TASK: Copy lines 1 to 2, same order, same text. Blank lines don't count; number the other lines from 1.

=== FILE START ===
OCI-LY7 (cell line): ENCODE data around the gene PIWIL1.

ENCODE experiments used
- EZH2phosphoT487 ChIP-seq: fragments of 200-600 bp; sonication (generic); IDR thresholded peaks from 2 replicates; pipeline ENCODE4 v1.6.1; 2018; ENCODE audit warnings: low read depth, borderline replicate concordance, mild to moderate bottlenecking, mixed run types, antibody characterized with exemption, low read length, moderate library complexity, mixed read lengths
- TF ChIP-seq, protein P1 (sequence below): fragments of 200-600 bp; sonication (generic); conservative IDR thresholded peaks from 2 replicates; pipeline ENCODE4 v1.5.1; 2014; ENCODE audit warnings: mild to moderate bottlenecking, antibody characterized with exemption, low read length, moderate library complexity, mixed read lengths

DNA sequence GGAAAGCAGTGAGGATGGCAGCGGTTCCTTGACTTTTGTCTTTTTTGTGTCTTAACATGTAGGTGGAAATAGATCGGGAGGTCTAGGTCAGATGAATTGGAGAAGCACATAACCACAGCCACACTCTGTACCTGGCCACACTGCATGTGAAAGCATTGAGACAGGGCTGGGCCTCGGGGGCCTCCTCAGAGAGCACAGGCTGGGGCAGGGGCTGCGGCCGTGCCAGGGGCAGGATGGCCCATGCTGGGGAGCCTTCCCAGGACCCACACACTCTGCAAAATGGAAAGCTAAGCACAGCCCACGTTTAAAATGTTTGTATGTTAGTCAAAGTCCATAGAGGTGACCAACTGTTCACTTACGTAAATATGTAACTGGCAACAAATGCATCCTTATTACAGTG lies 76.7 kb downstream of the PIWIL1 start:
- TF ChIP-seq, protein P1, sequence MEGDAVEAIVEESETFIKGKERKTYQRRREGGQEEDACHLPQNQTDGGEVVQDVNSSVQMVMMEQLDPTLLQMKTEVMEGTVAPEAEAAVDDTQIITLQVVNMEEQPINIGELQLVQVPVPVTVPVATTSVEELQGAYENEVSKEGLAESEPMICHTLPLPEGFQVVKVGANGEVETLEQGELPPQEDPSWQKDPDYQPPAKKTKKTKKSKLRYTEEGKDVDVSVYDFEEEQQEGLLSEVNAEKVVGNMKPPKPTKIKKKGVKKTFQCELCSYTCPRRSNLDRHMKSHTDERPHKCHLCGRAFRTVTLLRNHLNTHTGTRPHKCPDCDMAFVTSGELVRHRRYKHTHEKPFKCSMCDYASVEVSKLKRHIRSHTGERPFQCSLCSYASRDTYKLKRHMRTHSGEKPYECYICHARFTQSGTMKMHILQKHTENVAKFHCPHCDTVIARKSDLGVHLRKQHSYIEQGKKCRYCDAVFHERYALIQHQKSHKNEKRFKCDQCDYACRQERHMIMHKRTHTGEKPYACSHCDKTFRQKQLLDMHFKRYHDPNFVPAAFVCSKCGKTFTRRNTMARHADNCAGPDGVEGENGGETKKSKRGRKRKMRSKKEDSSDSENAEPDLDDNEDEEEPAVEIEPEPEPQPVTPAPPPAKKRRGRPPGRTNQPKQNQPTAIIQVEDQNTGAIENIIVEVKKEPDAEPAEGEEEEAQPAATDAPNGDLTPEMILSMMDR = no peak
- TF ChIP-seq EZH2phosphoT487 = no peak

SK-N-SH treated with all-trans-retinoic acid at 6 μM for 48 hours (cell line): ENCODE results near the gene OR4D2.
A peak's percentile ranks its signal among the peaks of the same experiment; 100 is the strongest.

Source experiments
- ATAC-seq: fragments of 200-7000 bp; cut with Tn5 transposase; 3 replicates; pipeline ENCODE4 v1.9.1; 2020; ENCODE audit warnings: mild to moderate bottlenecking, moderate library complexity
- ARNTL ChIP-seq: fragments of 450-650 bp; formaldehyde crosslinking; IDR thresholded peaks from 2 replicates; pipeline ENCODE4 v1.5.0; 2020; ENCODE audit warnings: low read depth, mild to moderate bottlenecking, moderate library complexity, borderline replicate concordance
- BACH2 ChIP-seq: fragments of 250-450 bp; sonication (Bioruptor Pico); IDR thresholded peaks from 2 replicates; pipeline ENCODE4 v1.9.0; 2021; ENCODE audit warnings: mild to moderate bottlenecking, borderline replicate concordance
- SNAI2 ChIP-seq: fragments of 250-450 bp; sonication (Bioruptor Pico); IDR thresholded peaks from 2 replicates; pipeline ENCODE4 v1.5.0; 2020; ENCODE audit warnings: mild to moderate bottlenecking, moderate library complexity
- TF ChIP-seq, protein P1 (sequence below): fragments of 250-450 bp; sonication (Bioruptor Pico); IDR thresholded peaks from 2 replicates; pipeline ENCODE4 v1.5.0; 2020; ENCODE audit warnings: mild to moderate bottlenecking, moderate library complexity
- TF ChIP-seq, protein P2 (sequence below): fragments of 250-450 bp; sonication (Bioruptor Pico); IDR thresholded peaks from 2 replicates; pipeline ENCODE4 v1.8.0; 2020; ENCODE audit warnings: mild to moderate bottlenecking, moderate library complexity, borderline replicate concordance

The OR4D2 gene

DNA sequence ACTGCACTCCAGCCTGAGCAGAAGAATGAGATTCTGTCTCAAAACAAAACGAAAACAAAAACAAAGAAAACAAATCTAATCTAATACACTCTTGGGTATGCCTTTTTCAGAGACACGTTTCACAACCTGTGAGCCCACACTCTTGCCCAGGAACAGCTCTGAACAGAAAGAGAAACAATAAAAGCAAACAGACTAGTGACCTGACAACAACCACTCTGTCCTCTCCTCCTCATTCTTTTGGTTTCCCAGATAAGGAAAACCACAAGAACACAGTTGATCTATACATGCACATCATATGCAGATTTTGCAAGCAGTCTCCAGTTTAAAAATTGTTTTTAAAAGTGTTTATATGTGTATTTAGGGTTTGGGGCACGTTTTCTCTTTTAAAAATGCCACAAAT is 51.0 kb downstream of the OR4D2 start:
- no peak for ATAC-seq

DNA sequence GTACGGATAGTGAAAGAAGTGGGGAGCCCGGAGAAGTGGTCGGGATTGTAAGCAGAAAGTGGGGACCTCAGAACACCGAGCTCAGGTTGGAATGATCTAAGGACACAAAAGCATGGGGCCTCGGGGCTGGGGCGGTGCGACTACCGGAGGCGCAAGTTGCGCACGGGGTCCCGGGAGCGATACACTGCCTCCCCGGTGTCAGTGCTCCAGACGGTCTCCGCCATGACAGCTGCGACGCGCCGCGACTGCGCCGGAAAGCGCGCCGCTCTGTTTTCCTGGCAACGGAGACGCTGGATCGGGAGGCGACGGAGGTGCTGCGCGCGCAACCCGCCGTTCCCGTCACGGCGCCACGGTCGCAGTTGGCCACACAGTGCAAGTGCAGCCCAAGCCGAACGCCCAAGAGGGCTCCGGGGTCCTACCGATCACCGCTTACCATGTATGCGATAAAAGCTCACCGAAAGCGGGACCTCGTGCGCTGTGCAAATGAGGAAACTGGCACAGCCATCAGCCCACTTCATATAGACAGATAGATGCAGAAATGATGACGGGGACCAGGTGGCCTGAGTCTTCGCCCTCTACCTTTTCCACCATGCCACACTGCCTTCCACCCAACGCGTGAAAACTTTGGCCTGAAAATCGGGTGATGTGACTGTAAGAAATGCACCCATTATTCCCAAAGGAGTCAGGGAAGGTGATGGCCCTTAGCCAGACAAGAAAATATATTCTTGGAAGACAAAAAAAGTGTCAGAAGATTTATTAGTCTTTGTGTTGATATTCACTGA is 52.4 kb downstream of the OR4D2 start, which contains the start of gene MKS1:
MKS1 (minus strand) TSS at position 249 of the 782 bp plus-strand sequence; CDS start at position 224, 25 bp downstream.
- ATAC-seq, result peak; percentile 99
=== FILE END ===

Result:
OCI-LY7 (cell line): ENCODE data around the gene PIWIL1.

ENCODE experiments used